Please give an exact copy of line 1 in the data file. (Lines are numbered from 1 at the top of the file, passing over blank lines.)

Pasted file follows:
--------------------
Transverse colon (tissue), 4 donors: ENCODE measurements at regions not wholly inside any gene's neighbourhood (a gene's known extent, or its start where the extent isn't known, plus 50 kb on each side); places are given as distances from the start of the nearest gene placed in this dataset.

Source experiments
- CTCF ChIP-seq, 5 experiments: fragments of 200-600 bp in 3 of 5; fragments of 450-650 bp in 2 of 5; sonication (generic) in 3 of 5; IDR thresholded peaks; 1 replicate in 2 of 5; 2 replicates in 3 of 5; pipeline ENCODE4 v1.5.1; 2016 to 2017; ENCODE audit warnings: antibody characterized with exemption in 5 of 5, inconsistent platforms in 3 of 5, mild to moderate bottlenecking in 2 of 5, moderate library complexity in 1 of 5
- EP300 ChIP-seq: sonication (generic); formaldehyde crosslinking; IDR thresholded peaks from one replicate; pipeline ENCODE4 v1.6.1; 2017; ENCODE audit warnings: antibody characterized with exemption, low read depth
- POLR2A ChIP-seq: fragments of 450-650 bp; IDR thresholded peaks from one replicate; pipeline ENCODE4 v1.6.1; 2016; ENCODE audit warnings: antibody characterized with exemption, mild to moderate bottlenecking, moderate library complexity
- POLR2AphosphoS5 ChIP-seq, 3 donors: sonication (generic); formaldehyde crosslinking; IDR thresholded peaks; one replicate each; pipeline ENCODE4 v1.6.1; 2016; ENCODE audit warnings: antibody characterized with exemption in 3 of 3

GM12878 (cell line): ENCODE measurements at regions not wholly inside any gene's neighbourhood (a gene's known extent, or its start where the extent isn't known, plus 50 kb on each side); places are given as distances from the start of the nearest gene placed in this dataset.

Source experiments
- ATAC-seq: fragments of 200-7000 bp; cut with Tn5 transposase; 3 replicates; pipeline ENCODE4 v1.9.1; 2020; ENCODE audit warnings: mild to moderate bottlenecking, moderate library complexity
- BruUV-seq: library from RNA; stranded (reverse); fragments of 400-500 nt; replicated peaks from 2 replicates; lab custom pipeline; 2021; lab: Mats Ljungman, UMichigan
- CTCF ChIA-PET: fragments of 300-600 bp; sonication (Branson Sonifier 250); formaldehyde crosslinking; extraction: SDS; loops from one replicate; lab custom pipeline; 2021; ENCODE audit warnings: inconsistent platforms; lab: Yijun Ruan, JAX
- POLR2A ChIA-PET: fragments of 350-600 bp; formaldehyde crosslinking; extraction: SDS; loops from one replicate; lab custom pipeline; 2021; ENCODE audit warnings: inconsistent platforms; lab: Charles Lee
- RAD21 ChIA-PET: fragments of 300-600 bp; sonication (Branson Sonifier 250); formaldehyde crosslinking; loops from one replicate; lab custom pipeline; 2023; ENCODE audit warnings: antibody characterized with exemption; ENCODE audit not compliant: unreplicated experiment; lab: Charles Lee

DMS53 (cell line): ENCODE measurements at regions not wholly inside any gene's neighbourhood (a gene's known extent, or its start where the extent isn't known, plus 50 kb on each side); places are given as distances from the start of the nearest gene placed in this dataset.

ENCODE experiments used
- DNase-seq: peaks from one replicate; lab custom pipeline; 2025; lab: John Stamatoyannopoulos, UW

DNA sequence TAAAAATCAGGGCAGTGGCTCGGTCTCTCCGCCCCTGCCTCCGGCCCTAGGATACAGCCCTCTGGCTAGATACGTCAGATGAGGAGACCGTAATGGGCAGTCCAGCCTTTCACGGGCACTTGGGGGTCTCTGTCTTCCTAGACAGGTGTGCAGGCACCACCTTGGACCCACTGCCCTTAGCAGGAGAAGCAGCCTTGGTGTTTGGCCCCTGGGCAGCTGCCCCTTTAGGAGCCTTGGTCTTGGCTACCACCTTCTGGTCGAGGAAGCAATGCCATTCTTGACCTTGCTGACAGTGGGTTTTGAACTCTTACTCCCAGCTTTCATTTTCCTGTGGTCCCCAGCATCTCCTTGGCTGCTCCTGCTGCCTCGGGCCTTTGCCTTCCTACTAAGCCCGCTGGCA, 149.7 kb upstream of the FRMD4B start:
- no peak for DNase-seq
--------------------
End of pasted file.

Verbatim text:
Transverse colon (tissue), 4 donors: ENCODE measurements at regions not wholly inside any gene's neighbourhood (a gene's known extent, or its start where the extent isn't known, plus 50 kb on each side); places are given as distances from the start of the nearest gene placed in this dataset.